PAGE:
City Council to probe process of hiring controversial new police major

Providence

PROVIDENCE, R.I. (WPRI) — Providence City Council President John Igliozzi is accusing city leaders of potential “impropriety” in the decision to hire recreation director Michael Stephens for a new high-ranking police job, pledging to call witnesses to testify about the matter in committee.

Igliozzi sent a letter Thursday to Public Safety Commissioner Steven Paré alleging that Stephens, who is not a police officer, was not one of the top three finalists for the job. Igliozzi also claimed Stephens had been on the hiring committee prior to applying for the newly created police major job for community relations and diversion services.

“Clearly, the potential appointment of an individual who: 1) was a member of the hiring committee, 2) was not among the top three candidates recommended by the hiring committee, and 3) potentially received an unfair advantage, would raise serious concerns about the integrity of the process,” Igliozzi wrote in the letter.

Paré vociferously denied the allegations in a phone call Thursday night.

“That’s a ludicrous accusation and I’m offended by it,” Paré told Target 12. “It’s not accurate at all.”

Paré acknowledged that Stephens was initially considered for the hiring committee, but said he withdrew from consideration before the committee ever met.

“He was not on the hiring committee,” Paré said.

According to Paré, the members of the hiring committee included himself, Col. Hugh Clements, Jim Vincent, Cedric Huntley, the Rev. Israel Mercedes, Kira Wills, Carla Cueller and Wole Akinbi.

The panel received 42 applications and interviewed seven candidates, sending four to Mayor Jorge Elorza for consideration. Paré said Stephens was one of the four, but did not say where he ranked among the finalists.

He declined to name any of the other finalists, citing the fact that they are presently employed.

City Council members had already given first passage at their last meeting to an ordinance that would have changed the job from a police major to a civilian administrator in response to Stephens’ hiring, while also lowering the salary.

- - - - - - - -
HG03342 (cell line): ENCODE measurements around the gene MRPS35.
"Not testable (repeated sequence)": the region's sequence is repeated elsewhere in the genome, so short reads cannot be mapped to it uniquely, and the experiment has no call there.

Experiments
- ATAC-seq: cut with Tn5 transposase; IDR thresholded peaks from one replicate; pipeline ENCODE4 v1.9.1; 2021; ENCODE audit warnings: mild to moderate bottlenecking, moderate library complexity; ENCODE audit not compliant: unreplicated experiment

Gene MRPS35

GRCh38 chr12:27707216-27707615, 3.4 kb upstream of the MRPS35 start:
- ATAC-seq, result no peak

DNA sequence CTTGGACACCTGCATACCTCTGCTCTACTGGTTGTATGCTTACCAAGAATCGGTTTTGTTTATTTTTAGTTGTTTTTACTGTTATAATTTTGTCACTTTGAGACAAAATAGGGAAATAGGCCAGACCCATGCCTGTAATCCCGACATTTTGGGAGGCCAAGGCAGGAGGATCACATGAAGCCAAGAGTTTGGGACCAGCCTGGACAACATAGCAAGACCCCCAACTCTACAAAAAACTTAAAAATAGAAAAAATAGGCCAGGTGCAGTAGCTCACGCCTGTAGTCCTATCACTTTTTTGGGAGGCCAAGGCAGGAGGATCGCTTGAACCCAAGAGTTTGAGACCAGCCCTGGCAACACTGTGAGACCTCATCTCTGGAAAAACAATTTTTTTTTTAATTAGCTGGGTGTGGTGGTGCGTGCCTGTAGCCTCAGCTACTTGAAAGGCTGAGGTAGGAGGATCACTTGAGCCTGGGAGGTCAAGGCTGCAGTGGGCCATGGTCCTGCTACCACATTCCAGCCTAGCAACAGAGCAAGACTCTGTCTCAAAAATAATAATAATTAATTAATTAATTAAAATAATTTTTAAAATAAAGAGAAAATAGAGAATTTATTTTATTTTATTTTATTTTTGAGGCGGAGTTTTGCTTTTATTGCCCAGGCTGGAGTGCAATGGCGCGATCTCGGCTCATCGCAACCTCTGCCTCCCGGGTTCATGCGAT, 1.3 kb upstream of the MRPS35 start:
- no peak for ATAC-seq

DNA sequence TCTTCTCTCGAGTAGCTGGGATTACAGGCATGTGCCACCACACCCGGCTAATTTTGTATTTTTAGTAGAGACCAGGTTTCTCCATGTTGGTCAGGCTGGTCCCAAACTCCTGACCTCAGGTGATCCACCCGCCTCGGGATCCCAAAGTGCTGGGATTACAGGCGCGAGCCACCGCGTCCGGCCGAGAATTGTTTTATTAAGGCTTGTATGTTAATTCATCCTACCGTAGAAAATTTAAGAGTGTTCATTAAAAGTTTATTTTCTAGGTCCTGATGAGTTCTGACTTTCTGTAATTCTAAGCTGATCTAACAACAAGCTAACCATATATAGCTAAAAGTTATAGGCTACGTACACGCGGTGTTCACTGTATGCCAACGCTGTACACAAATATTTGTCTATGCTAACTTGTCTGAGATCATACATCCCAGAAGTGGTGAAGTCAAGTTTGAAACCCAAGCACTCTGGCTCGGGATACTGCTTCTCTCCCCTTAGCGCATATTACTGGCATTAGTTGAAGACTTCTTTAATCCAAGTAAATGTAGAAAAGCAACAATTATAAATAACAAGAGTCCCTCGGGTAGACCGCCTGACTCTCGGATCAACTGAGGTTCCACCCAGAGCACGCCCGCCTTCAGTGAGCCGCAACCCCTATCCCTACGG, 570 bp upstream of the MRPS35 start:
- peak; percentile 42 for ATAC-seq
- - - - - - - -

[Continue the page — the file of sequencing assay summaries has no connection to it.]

But before the second and final passage Thursday night, the council voted to send the matter back to the Finance Committee.

“The Finance Committee will be calling you and other witnesses to testify and explain whether the above information is accurate, and exactly what occurred in the hiring process,” Igliozzi wrote in the letter.

The mayor and Paré have repeatedly defended the decision to name Stephens to the job, insisting he was the right candidate to help improve relations between the community and the police.

Stephens’ hiring was a surprise to council members in part because the job they had approved and funded was for a new police major, one of the highest ranks in the Providence Police Department. The original job description would have included overseeing police training and promotions, along with implementing a program to divert certain calls — such as mental health issues — away from police and toward other social service agencies.

After Elorza announced Stephens would be “sworn in” as a police major, the council moved to amend the already-approved budget ordinance to reclassify the job as an “administrator of community relations and diversion services.”

The new job description removes references to overseeing the police academy and being a major, but still includes recruiting, community relations and diversion services.

The amendment approved by the council earlier this month also lowered the salary range for the job to $99,517 to $125,905, down from the original salary of $116,666 to $137,157. Ordinances must pass twice before going to Elorza’s desk.

Ellorza, Clements and Paré called on the council to reinstate the original salary, arguing the council was “devaluing” the work. But Elorza has stopped short of threatening to veto the ordinance, and said he supports changing it to a civilian title.

Igliozzi defended the salary cut during a taping of WPRI 12’s Newsmakers earlier this month.

“The bottom line is, there is a fundamental difference between a police major in the Providence Police Department and a civilian,” he said.

“The mayor and his people — let’s call it like it is — wanted to hire the rec director to become a police major,” Igliozzi said, calling it “totally irresponsible.”

“What’s next, we’re going to hire a janitor to become the next chief of police?” he added.

The latest twist in the Stephens controversy means it remains unclear if he will actually assume the role in the police department.

Elorza’s office has said Stephens should not have to reapply for the job, even though the council is effectively deleting the old position and creating a new one.

“The position is intended to be a bridge between the community and the Providence Police Department and it is critical that the person in this role is deeply invested in both,” Elorza spokesperson Theresa Agonia said earlier this month. “That has not changed through the reclassification process.”

“Mike Stephens has already gone through an extensive vetting process that included members of the community and PPD leadership,” she said. “Mayor Elorza, Commissioner Paré and Chief Clements are confident Mike Stephens is well-equipped to take on this role, and moving forward with Mike as the selected candidate.”

Steph Machado (smachado@wpri.com) is a Target 12 investigative reporter covering Providence, politics and more for 12 News. Connect with her on Twitter and on Facebook.

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